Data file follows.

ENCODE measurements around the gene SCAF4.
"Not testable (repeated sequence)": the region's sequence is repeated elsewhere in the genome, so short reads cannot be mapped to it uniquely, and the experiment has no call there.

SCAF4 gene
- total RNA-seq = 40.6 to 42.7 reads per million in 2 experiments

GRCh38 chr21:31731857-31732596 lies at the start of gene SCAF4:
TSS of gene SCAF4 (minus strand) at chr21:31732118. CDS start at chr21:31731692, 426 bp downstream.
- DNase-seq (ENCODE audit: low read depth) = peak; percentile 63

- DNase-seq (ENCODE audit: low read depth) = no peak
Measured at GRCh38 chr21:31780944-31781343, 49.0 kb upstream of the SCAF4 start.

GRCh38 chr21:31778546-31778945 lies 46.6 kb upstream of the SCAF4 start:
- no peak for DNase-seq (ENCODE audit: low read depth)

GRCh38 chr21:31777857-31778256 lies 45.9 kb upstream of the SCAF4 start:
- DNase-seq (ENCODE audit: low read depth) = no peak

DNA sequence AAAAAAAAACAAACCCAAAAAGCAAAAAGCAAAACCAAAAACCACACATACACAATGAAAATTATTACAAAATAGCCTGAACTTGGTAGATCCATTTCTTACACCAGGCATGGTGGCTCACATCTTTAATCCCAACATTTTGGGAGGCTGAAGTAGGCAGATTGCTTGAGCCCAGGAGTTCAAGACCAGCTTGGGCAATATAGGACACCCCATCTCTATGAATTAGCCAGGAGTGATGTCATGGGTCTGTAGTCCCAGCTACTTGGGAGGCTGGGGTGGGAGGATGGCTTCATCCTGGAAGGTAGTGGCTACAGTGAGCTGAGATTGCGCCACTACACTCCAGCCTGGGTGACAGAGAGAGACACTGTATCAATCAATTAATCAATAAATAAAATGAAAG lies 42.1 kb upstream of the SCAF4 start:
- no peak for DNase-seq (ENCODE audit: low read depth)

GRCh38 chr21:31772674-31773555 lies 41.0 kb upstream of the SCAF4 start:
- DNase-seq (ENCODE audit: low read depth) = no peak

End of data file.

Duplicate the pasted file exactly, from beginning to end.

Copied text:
ENCODE measurements around the gene SCAF4.
"Not testable (repeated sequence)": the region's sequence is repeated elsewhere in the genome, so short reads cannot be mapped to it uniquely, and the experiment has no call there.

SCAF4 gene
- total RNA-seq = 40.6 to 42.7 reads per million in 2 experiments

GRCh38 chr21:31731857-31732596 lies at the start of gene SCAF4:
TSS of gene SCAF4 (minus strand) at chr21:31732118. CDS start at chr21:31731692, 426 bp downstream.
- DNase-seq (ENCODE audit: low read depth) = peak; percentile 63

- DNase-seq (ENCODE audit: low read depth) = no peak
Measured at GRCh38 chr21:31780944-31781343, 49.0 kb upstream of the SCAF4 start.

GRCh38 chr21:31778546-31778945 lies 46.6 kb upstream of the SCAF4 start:
- no peak for DNase-seq (ENCODE audit: low read depth)

GRCh38 chr21:31777857-31778256 lies 45.9 kb upstream of the SCAF4 start:
- DNase-seq (ENCODE audit: low read depth) = no peak

DNA sequence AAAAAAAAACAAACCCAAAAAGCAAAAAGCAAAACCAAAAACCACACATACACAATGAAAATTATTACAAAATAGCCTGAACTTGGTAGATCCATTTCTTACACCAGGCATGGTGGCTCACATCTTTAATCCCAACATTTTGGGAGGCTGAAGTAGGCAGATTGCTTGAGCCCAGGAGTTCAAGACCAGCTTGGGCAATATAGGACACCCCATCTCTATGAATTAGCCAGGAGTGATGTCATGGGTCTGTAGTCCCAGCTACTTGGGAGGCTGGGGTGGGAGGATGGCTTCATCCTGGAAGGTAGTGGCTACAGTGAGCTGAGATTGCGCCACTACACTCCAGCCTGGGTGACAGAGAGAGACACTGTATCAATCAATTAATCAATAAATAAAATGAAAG lies 42.1 kb upstream of the SCAF4 start:
- no peak for DNase-seq (ENCODE audit: low read depth)

GRCh38 chr21:31772674-31773555 lies 41.0 kb upstream of the SCAF4 start:
- DNase-seq (ENCODE audit: low read depth) = no peak